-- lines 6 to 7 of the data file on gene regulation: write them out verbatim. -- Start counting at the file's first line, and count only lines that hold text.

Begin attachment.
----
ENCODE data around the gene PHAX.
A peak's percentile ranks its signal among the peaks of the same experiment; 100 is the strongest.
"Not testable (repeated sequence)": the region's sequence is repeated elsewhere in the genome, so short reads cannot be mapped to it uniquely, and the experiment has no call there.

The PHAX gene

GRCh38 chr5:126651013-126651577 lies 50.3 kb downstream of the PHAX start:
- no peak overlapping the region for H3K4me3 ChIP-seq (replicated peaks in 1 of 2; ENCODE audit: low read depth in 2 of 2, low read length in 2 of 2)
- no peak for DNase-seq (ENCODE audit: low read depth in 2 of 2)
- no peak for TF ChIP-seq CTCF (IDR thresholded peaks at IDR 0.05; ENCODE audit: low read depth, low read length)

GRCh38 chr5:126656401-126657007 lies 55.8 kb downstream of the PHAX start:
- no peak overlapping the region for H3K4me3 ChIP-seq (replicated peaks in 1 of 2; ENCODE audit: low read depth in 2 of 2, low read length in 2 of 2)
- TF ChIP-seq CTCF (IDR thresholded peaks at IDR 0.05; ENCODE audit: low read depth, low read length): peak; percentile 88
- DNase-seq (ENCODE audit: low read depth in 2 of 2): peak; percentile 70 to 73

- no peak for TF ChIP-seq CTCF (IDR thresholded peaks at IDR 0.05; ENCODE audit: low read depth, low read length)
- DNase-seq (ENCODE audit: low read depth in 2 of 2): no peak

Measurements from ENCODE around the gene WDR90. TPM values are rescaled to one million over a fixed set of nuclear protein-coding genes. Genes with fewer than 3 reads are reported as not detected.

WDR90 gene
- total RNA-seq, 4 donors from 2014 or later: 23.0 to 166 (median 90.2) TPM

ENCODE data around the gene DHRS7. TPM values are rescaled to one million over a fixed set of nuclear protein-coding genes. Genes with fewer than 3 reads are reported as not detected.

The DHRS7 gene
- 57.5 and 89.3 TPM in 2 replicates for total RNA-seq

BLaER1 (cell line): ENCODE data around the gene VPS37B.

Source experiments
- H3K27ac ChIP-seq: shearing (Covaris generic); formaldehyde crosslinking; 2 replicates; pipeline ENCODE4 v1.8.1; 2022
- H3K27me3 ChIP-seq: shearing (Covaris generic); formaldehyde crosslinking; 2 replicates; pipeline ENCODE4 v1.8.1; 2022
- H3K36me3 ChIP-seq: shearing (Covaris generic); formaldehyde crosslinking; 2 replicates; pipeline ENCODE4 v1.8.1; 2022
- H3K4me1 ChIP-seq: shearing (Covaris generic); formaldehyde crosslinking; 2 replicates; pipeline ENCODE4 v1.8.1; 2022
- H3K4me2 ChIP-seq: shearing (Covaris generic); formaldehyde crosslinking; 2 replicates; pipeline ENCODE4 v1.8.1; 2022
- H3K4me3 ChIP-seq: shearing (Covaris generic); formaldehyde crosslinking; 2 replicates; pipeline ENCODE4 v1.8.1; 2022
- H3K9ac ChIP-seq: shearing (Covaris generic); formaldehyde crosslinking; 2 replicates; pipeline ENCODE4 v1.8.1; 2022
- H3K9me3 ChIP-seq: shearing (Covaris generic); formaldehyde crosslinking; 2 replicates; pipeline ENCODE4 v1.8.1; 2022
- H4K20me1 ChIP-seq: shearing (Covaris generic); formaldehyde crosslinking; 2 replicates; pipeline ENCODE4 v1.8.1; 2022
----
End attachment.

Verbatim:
- no peak overlapping the region for H3K4me3 ChIP-seq (replicated peaks in 1 of 2; ENCODE audit: low read depth in 2 of 2, low read length in 2 of 2)
- no peak for DNase-seq (ENCODE audit: low read depth in 2 of 2)